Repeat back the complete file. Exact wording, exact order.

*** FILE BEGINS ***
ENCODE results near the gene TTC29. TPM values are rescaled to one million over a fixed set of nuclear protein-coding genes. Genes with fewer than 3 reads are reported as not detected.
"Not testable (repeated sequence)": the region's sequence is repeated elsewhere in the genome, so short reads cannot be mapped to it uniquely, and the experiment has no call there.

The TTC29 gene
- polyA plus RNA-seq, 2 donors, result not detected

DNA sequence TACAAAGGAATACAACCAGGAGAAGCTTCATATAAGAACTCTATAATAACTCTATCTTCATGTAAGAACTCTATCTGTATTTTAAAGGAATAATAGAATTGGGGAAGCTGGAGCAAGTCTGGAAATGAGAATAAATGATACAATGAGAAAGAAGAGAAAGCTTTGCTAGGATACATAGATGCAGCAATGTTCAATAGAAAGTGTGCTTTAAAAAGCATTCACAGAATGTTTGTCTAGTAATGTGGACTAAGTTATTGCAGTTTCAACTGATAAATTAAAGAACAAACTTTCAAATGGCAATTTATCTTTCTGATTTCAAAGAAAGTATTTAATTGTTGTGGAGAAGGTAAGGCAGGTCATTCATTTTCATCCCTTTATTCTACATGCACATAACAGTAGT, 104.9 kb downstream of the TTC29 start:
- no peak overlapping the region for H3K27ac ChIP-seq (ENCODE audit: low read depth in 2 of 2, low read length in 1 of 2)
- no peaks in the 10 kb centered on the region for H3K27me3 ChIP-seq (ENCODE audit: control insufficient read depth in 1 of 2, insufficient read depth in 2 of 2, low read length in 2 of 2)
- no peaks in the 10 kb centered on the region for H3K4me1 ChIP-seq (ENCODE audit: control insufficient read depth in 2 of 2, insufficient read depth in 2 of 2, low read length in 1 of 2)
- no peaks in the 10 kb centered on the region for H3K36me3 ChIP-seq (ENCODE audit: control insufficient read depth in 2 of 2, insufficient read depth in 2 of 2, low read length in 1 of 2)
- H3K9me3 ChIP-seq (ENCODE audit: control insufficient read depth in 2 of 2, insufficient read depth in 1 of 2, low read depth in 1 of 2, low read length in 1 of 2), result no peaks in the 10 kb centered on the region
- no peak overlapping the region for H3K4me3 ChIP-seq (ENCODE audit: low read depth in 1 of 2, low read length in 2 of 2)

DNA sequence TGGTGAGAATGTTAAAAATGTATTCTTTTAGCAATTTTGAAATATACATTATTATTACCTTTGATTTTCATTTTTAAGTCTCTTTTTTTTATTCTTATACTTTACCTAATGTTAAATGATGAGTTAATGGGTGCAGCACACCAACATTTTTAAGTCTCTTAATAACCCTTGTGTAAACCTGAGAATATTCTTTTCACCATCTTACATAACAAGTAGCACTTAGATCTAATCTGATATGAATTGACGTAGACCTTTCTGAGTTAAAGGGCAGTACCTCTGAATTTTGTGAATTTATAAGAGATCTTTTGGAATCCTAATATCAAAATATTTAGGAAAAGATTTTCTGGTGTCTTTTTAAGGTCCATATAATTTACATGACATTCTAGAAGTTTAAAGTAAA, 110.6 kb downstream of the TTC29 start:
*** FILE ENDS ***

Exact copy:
ENCODE results near the gene TTC29. TPM values are rescaled to one million over a fixed set of nuclear protein-coding genes. Genes with fewer than 3 reads are reported as not detected.
"Not testable (repeated sequence)": the region's sequence is repeated elsewhere in the genome, so short reads cannot be mapped to it uniquely, and the experiment has no call there.

The TTC29 gene
- polyA plus RNA-seq, 2 donors, result not detected

DNA sequence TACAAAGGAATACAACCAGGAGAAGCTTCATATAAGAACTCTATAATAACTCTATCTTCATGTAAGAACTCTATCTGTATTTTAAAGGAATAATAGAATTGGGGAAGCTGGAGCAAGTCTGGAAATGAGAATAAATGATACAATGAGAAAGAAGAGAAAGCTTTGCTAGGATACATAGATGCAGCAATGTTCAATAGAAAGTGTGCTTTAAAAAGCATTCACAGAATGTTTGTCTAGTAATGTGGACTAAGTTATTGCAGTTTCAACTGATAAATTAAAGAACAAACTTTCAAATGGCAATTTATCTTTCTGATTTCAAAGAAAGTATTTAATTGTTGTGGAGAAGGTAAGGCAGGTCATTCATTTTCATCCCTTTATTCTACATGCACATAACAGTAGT, 104.9 kb downstream of the TTC29 start:
- no peak overlapping the region for H3K27ac ChIP-seq (ENCODE audit: low read depth in 2 of 2, low read length in 1 of 2)
- no peaks in the 10 kb centered on the region for H3K27me3 ChIP-seq (ENCODE audit: control insufficient read depth in 1 of 2, insufficient read depth in 2 of 2, low read length in 2 of 2)
- no peaks in the 10 kb centered on the region for H3K4me1 ChIP-seq (ENCODE audit: control insufficient read depth in 2 of 2, insufficient read depth in 2 of 2, low read length in 1 of 2)
- no peaks in the 10 kb centered on the region for H3K36me3 ChIP-seq (ENCODE audit: control insufficient read depth in 2 of 2, insufficient read depth in 2 of 2, low read length in 1 of 2)
- H3K9me3 ChIP-seq (ENCODE audit: control insufficient read depth in 2 of 2, insufficient read depth in 1 of 2, low read depth in 1 of 2, low read length in 1 of 2), result no peaks in the 10 kb centered on the region
- no peak overlapping the region for H3K4me3 ChIP-seq (ENCODE audit: low read depth in 1 of 2, low read length in 2 of 2)

DNA sequence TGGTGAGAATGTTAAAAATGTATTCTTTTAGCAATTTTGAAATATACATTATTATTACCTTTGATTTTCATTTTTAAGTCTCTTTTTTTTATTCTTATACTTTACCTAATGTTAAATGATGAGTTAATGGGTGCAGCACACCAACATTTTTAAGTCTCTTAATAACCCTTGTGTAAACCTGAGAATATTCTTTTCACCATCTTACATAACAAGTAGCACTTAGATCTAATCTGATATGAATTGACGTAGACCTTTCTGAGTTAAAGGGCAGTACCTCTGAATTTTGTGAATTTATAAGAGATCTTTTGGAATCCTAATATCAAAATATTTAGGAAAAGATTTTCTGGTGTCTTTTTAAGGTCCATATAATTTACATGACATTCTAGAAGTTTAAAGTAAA, 110.6 kb downstream of the TTC29 start: